Scotland's First "Dual Assistance" Dog
Editor: Guide dogs for the blind have been around for many years, and
hearing dogs are becoming more common all the time. Are there dogs that
are trained to be both? I'm guessing that "dual assistance"
dogs have been around for awhile, too, but I don't recall ever hearing
about any. So I found this news release from the participating British
charities especially interesting. Hope you do too!
Two assistance dog charities, Hearing Dogs and Guide Dogs, have
worked very closely together over the past year to train the first-ever
dual purpose dog. Roddy, a beautiful Labrador cross golden retriever,
has been trained as both a hearing dog and a guide dog for Angela
Hassall who lives in Crewe in Cheshire.
Angela has been severely deaf since she was eight, and applied for
her first hearing dog over 12 years ago, and since that time she has had
two hearing dogs, mongrels Buster and Darvo. In 1999 Angela began to
lose her sight, and even though she still went out and about with her
hearing dog, she was becoming anxious and frightened. In desperation she
rang Hearing Dogs to say she did not think she could cope with Darvo any
more as her vision was becoming so poor, and asked Claire Guest,
operations director at Hearing Dogs, whether there was any possibility
of a dog being trained as both a hearing dog and a guide dog.
Claire immediately contacted Guide Dogs and a series of meetings and
conversations ensued between the two charities to determine whether
indeed it was possible to train a dual purpose dog. Agreement was
reached that Hearing Dogs and Guide Dogs would work very closely
together to try and help Angela, and then followed the all-important
search for the right dog. This was the first dilemma as Guide Dogs look
for dogs that are calm and not reactive to noise, whereas Hearing Dogs
look for dogs that are inquisitive and alert with a definite interest in
However, Roddy was chosen by both teams of trainers as being the
perfect candidate, and he began his early guide dog training last year
under the eye of trainer Richard Whormsley, who described him as being
sound and willing from the start. Having successfully completed this
part of the project, Roddy then came under the experienced wing of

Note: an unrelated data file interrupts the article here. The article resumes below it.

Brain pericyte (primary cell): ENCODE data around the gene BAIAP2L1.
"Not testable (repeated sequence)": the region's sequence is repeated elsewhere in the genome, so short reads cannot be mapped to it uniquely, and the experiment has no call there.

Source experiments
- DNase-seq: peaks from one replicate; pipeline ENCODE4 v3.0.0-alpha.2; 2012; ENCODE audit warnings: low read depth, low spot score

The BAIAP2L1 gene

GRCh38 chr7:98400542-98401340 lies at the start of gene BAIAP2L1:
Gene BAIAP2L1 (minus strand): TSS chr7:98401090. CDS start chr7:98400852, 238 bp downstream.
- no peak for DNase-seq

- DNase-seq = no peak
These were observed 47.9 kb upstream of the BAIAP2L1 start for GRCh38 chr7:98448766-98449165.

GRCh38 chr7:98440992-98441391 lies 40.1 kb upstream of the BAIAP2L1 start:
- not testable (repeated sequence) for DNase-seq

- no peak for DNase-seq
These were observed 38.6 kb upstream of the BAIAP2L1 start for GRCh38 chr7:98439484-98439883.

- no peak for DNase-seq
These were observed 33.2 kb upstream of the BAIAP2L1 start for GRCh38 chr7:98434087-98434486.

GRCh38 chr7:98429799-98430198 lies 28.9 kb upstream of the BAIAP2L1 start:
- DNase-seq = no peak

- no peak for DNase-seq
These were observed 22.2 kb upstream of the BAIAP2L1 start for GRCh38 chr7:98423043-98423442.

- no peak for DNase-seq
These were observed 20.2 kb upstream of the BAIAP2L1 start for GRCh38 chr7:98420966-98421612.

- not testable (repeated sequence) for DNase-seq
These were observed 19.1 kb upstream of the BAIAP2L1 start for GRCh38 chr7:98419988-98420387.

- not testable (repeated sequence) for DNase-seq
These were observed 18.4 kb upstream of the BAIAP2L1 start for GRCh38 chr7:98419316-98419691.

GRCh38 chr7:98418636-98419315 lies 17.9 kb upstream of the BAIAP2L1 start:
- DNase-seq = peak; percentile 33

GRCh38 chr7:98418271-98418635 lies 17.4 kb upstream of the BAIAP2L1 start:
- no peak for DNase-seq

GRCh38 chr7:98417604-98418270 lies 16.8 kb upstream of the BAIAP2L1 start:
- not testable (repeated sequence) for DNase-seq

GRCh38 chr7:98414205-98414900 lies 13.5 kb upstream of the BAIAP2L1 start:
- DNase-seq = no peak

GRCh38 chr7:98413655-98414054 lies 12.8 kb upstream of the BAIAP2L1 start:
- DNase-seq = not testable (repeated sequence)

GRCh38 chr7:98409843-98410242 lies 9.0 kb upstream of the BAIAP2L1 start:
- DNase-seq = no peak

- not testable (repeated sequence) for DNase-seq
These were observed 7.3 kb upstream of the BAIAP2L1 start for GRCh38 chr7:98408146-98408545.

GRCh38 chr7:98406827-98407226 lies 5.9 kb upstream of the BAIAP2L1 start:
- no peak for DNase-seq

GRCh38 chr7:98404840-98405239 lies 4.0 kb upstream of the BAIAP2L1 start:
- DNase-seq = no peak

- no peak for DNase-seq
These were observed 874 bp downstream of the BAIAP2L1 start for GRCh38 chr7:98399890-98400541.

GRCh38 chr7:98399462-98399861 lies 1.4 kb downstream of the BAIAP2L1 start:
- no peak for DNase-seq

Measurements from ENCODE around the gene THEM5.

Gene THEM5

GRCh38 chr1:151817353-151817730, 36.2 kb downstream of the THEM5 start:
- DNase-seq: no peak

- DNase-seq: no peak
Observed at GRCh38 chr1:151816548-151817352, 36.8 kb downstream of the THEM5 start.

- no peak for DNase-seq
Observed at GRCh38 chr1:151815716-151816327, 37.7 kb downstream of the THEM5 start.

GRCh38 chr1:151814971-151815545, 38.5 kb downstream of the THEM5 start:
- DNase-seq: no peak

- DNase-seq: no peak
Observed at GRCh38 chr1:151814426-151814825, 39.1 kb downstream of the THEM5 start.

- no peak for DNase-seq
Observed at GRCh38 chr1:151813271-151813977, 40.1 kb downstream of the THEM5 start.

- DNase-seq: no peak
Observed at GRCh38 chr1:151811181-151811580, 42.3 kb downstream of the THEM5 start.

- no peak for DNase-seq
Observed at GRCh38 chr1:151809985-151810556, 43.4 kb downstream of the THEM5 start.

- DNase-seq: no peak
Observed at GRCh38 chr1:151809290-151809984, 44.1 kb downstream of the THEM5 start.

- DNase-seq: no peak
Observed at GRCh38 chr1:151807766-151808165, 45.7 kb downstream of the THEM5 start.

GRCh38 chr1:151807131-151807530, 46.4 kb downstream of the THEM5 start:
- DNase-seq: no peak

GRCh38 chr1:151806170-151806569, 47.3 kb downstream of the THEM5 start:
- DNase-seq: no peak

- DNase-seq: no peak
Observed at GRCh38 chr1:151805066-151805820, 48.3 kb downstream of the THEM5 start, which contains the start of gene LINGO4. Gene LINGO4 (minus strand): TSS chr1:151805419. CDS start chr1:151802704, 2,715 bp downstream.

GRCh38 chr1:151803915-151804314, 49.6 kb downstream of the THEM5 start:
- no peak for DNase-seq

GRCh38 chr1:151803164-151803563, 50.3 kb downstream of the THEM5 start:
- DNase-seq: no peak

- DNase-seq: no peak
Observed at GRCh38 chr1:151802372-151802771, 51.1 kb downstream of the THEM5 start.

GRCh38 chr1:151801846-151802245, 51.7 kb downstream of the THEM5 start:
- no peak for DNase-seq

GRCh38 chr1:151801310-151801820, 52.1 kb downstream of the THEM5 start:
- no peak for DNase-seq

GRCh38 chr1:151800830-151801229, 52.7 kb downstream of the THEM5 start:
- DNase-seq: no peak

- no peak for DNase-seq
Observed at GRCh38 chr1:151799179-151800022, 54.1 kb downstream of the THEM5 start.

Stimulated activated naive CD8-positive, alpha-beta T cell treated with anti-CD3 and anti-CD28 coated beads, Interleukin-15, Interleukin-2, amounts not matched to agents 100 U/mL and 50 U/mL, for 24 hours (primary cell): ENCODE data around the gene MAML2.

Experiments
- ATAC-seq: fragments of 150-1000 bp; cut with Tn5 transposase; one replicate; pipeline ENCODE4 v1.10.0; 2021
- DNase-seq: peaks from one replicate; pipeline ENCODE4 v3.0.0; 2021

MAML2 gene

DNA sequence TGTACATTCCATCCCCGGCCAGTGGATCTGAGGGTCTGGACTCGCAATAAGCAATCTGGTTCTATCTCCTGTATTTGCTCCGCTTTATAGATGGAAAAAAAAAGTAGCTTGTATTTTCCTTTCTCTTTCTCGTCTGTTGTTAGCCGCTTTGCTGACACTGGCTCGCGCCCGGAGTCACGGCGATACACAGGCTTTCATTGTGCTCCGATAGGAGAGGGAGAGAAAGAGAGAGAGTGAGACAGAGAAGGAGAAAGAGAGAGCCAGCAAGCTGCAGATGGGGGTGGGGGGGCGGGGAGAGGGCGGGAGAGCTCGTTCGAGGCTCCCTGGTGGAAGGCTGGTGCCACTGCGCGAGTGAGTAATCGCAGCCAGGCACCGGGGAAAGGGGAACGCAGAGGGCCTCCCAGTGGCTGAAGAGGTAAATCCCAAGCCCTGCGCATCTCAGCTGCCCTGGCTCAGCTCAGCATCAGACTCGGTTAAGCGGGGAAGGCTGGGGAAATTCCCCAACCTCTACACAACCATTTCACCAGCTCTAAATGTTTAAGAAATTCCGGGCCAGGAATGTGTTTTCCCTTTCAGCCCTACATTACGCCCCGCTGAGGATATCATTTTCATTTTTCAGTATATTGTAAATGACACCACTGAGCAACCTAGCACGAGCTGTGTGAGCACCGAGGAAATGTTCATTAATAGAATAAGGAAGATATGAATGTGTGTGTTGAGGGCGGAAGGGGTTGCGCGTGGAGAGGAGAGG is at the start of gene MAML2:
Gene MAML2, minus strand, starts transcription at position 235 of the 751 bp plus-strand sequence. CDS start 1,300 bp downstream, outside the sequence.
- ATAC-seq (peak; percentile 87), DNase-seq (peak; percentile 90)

Jackie Boyle, a trainer at Hearing Dogs' northern centre in Selby.
During this time he learned to alert to several household sounds
including the alarm clock, doorbell, telephone and smoke alarm. Jackie
is full of praise for Roddy and enthuses that he is one of the best
hearing dogs she has ever trained. She had to adapt his training to take
into account that on bad days Angela had barely any sight at all, so
Roddy had to learn extra skills when alerting to sounds.
Three months later Roddy went back to finish his guide dog training
with Guide Dog mobility instructor Tony Cook, who was also deeply
impressed - not only with Roddy's capabilities but also with Angela's
eagerness to learn. "She was so forward-thinking, and prepared to
take on all the challenges that face guide dog owners, even though she
has the added problem of a severe hearing loss," he explains.
During this period, Roddy's hearing dog training was also kept up, with
Tony and Jackie working closely together to ensure his soundwork and
guide work ran in tandem. Roddy became a fully qualified guide dog in
July of this year, and four months later he achieved fully trained
hearing dog status.
Roddy is indeed a unique dog that has completely transformed Angela's
life. From feeling frightened of going out of the house once her sight
deteriorated, she now says she is hardly ever in. "When I first
approached Claire about the possibility of a hearing and guide
dog," she says, "this is what I hoped for, and it is exactly
what I have got. I know how much Roddy means to me - he is a very
About Hearing Dogs for Deaf People
Hearing Dogs for Deaf People is a registered charity that selects and
trains dogs to respond to specific sounds. Hearing dogs alert deaf
people by touch, using a paw to gain attention and then lead them back
to the sound source. For sounds such as the smoke alarm and fire alarm
the dogs will lay down to indicate danger. Seventy four per cent of all
hearing dogs adopted into the scheme are either rescued or unwanted and
since its inception in 1982, Hearing Dogs for Deaf People has placed
nearly 1000 hearing dogs.
About Guide Dogs for the Blind Association
The Guide Dogs for the Blind Association is the leading charity
providing guide dogs, mobility and other rehabilitation services that
enable blind and partially sighted people to lead the fullest and most
independent lives possible.
For further information contact:
Hearing Dogs: Jenny Moir T 01844 348 108 M 07769 901309
Guide Dogs: Alison Wade T 0118 983 8380 M 07768 523996